Medtronic Records Reveal Royal Rewards

Medtronic Records Reveal Royal Rewards

by John Fauber John Fauber, Reporter, Milwaukee Journal Sentinel/MedPage Today Since it won FDA approval in 2002 for use in spinal fusions, recombinant human bone morphogenetic protein-2, or BMP-2, has generated annual sales of $800 million. Many of those sales represented off-label use, a trend that has lately stirred the interest of Congress and the media. MedPage Today and the Milwaukee Journal Sentinel revealed many aspects of this marketing approach in an earlier special report ; here, we report information gathered in our follow-up investigation. A key factor in the BMP-2 success story is a cadre of prominent surgeons whose members have been enlisted by medical device-maker Medtronic to conduct clinical research or author articles about InFuse, the brand name for BMP-2. This year alone, many of those doctors received payments of hundreds of thousands to millions of dollars each in royalties for a variety of other Medtronic spinal devices, according to a MedPage Today/Journal Sentinel analysis of newly released company payments. Medtronic began disclosing the payments this year, in advance of a federal requirement set to take effect in 2013. Surgeons with no financial ties to Medtronic say the product's success is due largely to positive findings made by the surgeons affiliated with the company. Doctors involved with two of the many research articles on BMP-2 published since it was approved -- one in 2002, the other in 2004 -- received a combined $6 million in royalties this year for other Medtronic spinal products, the newspaper found. The payments went directly to the doctors or business entities designated by them. "There is no question, if you have a product, you want it to be published," said Dan Spengler, MD, former editor of a spinal medical journal and pro Continue reading >>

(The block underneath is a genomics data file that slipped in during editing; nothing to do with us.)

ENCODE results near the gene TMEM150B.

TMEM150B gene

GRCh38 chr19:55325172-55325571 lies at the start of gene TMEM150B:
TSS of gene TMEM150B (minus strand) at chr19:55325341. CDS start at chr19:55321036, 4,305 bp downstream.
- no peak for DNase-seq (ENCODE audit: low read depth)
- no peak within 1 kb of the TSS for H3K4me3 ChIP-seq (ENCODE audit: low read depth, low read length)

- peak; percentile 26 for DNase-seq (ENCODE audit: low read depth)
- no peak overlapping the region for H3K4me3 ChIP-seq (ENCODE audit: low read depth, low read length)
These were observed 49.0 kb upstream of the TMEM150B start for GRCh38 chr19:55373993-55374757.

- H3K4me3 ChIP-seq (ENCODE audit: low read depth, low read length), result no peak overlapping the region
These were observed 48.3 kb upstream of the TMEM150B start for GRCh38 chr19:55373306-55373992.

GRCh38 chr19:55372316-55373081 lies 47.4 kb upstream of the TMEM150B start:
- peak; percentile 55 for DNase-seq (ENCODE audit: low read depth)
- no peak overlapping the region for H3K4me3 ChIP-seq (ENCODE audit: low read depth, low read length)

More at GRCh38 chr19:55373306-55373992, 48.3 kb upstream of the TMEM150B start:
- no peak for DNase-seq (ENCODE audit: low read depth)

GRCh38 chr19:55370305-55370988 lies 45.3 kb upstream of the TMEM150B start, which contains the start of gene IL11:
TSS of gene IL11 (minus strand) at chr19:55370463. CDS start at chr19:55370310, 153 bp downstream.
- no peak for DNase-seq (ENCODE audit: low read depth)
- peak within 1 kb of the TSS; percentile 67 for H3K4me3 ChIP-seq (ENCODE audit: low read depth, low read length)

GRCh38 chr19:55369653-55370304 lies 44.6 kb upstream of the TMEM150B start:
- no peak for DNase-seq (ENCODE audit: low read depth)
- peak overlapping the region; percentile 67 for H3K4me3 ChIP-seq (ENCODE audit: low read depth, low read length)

Medtronic, Now Based In Ireland, Still Reaps U.s. Benefits

Medtronic, Now Based In Ireland, Still Reaps U.s. Benefits